The watercolors Keiron produces are primarily seascapes, landscapes and cityscapes and display a great deal of confidence in their conception. The child has an exceptional eye for perspective, light and shadows and has managed to render paintings that display a level of skill that would leave much older artists green with envy. His drawings are as sound as the astute color mixtures that he employs and have left his family, friends, and fellow art students in awe. His parents believe that this creative explosion is due in part to the fact that they currently live in a top floor apartment with no garden and little scenery. Keiron, they believe, has taken it upon himself to create his own scenery and is much more in tune with scenery than the average child.
Amazingly, Keiron is by no means the first child artist to make waves in recent media. Akiane Kramarik who hails from Mount Morris, Illinois and was born in 1994 has shown her art in nearly a dozen galleries and museums and found international fame through television and media. Her art has been featured on the Oprah Winfrey Show and in Time Magazine, drawing much attention to this adolescent artist. Her artwork consists of self-portraits, paintings of animals and cosmic scenes much in the style of Brett-Livingstone Strong. In 2004, a girl only four years of age named Marla Olmstead was featured on BBC News as having wowed the New York art world with paintings that were comparable to Kandinsky and Pollock. She was creating abstract works since she was two and by four years had sold 25 paintings for a total of $40,000. The parents of all of these talented children do not project too far into the future and seem to hope that their child decides to do whatever it is that makes them happy.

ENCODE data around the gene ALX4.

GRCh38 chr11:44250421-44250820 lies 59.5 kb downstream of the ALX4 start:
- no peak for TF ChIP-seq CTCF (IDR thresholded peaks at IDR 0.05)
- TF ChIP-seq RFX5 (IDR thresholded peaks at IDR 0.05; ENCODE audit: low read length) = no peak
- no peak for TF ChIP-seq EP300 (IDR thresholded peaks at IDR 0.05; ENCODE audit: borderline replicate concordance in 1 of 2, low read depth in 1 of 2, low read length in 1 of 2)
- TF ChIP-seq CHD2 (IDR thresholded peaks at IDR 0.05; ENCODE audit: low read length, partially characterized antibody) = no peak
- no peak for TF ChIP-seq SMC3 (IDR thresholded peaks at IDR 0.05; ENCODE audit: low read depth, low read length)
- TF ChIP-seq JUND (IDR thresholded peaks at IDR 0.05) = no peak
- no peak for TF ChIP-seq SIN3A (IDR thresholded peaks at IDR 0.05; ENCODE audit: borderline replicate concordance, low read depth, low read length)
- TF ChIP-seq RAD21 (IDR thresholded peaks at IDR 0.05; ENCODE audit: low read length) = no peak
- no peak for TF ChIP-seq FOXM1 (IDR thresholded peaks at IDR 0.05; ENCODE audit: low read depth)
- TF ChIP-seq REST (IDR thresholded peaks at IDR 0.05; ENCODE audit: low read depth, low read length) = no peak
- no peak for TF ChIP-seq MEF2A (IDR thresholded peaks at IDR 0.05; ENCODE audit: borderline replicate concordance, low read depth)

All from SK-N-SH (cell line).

Instances such as these remind us that new art and new masters are emerging all the time. Some of the young artists of today are going to be the famous, sought after artists of tomorrow and are presently creating work that will serve as their foundation in the future. All artists leave a trail of seemingly forgotten but desired pieces that contributed to their most well known style, and many of these pieces are owned by unsuspecting people who may have kept them in storage for years. Pieces gifted by aunts, great uncles, or neighbors and sealed off in attics and basements for years may have accumulated value. There is no way for the naked eye to tell if a piece has value and the most responsible way to seek out answers about artwork such as this is to find a competent appraiser with years of experience and a dedication to detail and research. MIR Appraisal Services, Inc. has databases that span thousands of names and its researchers have seen almost every kind of forgotten treasure and would love to see yours. MIR Appraisal wants to help you discover the true nature of your forgotten treasures and help you preserve them for posterity.
MIR Appraisal Services, Inc.
Principal Appraiser and Director: Farhad Radfar
307 N. Michigan Avenue, Suite 308
Chicago, IL 60601